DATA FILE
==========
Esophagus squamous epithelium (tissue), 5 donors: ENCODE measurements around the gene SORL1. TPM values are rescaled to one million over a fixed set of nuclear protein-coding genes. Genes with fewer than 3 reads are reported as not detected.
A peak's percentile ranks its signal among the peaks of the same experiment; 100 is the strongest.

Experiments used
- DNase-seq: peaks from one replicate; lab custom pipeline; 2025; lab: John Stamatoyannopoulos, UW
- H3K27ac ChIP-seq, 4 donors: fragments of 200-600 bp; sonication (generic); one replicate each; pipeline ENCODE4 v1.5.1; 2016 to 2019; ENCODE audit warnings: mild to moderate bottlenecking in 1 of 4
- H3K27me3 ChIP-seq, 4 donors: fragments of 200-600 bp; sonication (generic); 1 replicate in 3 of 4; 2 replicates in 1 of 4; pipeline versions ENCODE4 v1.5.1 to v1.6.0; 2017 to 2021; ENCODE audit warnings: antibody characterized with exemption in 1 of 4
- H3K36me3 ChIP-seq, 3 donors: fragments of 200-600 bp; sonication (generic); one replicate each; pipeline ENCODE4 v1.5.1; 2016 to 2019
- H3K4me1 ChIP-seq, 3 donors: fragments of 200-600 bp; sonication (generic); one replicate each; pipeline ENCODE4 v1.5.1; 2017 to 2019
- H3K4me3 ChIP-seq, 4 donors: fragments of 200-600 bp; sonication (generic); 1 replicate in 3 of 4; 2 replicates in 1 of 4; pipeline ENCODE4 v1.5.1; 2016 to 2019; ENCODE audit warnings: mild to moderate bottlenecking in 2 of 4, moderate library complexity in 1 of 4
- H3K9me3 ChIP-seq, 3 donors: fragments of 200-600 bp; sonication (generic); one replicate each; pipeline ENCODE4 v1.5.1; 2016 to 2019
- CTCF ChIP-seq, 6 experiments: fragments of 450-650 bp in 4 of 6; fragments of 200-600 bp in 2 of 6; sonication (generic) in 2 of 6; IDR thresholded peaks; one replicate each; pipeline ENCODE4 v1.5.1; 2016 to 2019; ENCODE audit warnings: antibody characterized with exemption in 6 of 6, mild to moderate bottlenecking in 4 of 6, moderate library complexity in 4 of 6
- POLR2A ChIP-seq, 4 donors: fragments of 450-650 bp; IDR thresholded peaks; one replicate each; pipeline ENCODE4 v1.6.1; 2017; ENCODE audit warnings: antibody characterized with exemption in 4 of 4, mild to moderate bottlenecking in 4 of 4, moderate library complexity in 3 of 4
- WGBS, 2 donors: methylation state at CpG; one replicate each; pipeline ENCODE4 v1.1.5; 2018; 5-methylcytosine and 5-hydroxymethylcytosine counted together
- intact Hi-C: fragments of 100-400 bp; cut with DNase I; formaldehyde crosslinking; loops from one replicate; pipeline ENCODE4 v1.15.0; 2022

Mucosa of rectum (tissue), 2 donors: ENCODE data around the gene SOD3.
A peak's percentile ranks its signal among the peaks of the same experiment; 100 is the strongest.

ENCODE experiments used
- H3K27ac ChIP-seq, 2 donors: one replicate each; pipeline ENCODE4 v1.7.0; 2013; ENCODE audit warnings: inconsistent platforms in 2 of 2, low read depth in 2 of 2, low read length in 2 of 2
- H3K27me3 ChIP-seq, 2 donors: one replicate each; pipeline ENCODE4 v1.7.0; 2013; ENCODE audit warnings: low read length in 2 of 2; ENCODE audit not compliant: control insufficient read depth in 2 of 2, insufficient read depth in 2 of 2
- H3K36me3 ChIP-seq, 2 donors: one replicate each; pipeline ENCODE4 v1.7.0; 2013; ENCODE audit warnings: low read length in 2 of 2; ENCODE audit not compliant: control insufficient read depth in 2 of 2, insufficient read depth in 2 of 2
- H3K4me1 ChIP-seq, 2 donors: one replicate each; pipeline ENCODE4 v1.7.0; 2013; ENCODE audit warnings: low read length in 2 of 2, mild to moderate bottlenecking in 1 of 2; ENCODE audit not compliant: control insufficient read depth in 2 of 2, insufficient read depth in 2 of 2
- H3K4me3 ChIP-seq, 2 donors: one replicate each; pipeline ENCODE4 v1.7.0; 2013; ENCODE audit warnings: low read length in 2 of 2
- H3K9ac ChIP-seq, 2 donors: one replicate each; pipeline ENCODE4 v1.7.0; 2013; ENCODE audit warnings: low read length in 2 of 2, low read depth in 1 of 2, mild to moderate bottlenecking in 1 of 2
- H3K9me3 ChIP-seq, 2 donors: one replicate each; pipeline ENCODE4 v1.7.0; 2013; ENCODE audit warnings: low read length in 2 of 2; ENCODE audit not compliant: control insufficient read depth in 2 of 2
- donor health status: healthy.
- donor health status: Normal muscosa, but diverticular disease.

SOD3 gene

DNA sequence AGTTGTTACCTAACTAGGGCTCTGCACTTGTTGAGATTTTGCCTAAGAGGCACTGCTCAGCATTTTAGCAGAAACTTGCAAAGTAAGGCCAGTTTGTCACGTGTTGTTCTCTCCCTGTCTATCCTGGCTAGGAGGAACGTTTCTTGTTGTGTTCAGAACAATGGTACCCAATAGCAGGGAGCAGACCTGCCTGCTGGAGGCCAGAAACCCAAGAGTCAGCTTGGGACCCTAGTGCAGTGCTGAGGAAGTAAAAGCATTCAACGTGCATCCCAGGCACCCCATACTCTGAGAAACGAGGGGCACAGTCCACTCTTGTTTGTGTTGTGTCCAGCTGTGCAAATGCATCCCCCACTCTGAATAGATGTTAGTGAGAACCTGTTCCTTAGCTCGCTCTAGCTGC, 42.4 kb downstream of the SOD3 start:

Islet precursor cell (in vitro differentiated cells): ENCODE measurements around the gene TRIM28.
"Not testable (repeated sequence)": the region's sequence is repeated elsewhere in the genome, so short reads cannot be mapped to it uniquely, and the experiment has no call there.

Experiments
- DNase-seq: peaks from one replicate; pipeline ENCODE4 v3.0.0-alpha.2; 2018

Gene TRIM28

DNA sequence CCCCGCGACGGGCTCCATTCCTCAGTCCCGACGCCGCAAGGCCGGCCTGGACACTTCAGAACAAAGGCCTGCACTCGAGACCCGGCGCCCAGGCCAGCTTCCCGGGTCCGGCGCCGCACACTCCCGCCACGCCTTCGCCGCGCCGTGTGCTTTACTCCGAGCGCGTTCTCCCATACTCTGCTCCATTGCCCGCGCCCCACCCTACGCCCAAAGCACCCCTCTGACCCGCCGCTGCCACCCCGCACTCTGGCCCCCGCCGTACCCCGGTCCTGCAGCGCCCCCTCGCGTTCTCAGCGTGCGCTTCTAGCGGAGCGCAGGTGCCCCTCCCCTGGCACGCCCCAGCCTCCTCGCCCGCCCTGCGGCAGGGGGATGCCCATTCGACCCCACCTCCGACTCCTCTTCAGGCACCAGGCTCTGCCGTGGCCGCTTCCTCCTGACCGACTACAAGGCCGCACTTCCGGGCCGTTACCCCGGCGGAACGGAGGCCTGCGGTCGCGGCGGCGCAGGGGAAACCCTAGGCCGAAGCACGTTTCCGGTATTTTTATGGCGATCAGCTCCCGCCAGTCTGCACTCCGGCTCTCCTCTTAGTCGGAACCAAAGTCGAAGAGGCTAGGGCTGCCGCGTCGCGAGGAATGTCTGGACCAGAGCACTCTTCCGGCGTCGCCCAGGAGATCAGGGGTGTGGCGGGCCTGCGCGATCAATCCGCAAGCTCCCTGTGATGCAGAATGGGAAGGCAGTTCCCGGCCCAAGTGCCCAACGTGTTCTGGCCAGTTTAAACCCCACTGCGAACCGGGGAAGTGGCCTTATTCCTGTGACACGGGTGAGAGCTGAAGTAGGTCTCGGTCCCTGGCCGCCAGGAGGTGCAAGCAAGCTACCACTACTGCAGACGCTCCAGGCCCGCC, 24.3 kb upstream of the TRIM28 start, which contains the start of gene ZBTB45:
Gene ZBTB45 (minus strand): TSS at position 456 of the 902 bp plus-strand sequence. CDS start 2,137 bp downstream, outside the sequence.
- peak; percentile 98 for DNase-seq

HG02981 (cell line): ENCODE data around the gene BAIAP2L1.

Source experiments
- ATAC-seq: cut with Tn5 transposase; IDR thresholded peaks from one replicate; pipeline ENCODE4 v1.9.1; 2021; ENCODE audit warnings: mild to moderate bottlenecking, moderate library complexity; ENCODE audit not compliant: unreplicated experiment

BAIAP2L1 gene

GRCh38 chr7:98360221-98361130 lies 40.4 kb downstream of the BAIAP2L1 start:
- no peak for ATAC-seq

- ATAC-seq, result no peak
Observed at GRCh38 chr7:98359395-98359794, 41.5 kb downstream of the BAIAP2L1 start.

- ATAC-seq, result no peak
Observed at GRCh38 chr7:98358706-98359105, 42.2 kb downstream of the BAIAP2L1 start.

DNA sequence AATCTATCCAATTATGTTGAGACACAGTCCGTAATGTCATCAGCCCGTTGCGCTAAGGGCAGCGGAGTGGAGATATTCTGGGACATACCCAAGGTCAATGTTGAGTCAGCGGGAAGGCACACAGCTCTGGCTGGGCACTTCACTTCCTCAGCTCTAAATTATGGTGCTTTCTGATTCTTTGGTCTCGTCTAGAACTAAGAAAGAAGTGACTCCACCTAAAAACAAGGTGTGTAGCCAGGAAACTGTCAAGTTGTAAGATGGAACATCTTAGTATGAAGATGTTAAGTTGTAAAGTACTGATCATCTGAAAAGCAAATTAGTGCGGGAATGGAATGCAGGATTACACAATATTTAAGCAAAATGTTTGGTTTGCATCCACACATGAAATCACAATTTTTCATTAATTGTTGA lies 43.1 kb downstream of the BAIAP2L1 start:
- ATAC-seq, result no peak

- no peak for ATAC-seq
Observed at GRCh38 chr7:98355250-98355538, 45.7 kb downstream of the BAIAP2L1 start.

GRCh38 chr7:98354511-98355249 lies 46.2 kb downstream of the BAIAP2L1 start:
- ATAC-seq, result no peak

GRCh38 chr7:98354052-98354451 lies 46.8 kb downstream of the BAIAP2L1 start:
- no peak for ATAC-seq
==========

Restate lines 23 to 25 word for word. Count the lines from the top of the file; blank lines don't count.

- H3K9ac ChIP-seq, 2 donors: one replicate each; pipeline ENCODE4 v1.7.0; 2013; ENCODE audit warnings: low read length in 2 of 2, low read depth in 1 of 2, mild to moderate bottlenecking in 1 of 2
- H3K9me3 ChIP-seq, 2 donors: one replicate each; pipeline ENCODE4 v1.7.0; 2013; ENCODE audit warnings: low read length in 2 of 2; ENCODE audit not compliant: control insufficient read depth in 2 of 2
- donor health status: healthy.